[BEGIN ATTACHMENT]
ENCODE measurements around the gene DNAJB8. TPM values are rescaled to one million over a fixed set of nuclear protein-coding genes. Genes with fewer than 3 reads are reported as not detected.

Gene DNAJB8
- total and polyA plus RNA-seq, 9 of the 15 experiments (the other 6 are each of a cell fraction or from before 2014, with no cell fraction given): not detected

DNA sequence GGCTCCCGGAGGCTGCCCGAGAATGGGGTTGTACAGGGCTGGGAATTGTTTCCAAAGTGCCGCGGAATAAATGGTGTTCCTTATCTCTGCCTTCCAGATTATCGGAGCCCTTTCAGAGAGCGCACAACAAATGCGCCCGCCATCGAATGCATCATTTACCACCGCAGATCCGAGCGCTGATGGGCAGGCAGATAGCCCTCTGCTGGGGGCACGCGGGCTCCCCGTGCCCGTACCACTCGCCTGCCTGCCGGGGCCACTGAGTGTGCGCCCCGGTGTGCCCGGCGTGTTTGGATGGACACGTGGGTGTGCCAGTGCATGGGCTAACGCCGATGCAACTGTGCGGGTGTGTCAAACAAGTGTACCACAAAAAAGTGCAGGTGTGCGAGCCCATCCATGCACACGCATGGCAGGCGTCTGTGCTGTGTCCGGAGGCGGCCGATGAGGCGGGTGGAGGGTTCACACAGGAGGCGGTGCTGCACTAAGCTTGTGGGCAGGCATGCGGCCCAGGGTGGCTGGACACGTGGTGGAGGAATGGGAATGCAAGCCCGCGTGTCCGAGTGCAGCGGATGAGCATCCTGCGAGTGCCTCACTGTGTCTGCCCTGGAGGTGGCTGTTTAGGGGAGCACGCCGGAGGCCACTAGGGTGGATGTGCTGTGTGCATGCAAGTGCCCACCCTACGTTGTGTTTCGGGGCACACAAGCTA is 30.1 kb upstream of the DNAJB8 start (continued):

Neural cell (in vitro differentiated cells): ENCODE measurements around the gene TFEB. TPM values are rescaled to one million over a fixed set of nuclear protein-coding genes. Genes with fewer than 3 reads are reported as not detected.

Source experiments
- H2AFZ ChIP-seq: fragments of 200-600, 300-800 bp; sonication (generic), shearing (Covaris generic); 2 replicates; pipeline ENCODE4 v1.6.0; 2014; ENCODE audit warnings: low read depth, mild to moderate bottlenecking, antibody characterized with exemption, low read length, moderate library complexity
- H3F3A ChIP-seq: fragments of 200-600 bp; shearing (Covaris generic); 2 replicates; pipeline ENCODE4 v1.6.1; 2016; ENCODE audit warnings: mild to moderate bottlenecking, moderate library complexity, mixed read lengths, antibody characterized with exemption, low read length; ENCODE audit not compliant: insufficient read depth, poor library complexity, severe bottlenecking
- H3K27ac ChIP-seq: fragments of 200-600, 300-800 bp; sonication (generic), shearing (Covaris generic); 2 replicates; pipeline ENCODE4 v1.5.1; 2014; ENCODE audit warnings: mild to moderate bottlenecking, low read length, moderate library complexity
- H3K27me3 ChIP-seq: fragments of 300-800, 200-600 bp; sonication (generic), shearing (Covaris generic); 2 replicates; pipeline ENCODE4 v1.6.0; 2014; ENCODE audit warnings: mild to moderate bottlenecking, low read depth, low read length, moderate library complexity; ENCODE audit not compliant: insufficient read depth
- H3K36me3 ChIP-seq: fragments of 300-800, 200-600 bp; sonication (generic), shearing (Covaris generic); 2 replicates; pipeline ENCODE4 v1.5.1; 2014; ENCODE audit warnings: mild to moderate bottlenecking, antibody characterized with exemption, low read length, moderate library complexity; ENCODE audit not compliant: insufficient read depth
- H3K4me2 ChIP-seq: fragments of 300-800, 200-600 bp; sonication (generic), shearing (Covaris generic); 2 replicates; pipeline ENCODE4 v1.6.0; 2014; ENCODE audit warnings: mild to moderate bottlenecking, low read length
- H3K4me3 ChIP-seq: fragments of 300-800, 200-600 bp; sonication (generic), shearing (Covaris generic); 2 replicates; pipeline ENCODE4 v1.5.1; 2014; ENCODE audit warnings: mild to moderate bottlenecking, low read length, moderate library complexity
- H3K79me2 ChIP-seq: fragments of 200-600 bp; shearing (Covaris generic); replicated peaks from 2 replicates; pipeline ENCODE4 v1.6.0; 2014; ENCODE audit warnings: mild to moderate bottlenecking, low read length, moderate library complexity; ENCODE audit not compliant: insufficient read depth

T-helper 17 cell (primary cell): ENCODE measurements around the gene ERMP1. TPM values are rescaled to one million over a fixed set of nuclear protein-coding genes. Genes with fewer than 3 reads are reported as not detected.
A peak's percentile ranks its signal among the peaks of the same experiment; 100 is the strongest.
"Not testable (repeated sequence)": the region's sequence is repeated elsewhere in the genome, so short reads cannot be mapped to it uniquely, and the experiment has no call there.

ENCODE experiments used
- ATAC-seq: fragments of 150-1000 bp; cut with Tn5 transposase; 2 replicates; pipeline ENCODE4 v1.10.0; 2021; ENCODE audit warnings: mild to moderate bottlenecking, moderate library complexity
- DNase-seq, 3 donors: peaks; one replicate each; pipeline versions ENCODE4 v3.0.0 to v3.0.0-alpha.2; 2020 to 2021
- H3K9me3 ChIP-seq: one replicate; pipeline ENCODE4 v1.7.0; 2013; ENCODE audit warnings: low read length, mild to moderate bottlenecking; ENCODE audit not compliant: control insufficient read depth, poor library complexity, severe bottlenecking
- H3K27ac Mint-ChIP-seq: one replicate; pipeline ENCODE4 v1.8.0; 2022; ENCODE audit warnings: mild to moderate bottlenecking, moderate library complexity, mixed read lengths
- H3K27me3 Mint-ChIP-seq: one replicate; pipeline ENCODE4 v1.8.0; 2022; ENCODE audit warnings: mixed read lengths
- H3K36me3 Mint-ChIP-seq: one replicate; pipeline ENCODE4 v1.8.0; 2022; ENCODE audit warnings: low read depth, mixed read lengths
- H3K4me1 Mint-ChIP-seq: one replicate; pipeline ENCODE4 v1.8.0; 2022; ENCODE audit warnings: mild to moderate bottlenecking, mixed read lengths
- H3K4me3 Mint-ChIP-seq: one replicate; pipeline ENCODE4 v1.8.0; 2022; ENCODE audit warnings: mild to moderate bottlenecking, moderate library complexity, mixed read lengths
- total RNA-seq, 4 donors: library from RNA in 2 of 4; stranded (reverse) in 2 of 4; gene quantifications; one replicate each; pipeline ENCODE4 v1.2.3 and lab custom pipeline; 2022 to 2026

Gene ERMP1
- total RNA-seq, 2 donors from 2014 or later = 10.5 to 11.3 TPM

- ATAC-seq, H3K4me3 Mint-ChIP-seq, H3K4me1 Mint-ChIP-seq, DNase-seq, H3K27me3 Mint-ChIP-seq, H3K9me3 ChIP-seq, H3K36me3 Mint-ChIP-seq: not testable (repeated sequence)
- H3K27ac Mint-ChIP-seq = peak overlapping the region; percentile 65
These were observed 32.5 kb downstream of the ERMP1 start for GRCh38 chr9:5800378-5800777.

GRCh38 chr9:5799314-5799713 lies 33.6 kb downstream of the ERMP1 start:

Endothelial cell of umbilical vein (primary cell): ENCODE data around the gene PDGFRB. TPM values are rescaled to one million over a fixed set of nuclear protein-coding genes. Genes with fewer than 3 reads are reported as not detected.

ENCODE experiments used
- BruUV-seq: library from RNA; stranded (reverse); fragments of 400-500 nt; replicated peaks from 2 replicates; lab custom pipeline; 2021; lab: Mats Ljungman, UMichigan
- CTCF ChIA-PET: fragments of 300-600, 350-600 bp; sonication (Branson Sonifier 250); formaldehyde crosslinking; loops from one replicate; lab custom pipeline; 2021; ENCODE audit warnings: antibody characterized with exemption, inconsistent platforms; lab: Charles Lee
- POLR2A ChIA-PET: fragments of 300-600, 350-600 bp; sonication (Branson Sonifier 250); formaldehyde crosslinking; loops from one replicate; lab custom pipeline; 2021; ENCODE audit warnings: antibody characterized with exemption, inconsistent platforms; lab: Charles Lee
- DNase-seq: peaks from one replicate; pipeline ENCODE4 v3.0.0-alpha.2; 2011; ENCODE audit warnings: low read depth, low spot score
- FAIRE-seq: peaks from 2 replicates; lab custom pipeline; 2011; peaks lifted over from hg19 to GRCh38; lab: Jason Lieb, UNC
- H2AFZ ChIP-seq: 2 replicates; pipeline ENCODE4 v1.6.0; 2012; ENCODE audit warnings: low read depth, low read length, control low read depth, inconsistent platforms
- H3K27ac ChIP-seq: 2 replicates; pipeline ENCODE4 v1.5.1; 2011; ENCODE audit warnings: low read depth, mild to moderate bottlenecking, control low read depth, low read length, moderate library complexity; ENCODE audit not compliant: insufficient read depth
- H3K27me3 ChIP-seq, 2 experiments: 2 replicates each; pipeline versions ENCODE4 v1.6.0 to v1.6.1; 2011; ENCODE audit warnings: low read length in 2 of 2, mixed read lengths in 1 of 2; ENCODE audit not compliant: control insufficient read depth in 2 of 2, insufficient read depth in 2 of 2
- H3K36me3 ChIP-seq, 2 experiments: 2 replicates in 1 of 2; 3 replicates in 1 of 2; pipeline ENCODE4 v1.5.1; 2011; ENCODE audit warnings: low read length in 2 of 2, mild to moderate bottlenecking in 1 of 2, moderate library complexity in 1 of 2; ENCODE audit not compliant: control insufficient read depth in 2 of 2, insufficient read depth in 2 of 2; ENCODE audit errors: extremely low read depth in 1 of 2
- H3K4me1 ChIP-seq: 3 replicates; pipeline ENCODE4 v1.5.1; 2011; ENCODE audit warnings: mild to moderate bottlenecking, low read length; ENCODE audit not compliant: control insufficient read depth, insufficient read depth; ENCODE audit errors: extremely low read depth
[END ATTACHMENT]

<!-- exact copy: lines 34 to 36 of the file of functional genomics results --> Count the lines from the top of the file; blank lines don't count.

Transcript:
Endothelial cell of umbilical vein (primary cell): ENCODE data around the gene PDGFRB. TPM values are rescaled to one million over a fixed set of nuclear protein-coding genes. Genes with fewer than 3 reads are reported as not detected.

ENCODE experiments used
- BruUV-seq: library from RNA; stranded (reverse); fragments of 400-500 nt; replicated peaks from 2 replicates; lab custom pipeline; 2021; lab: Mats Ljungman, UMichigan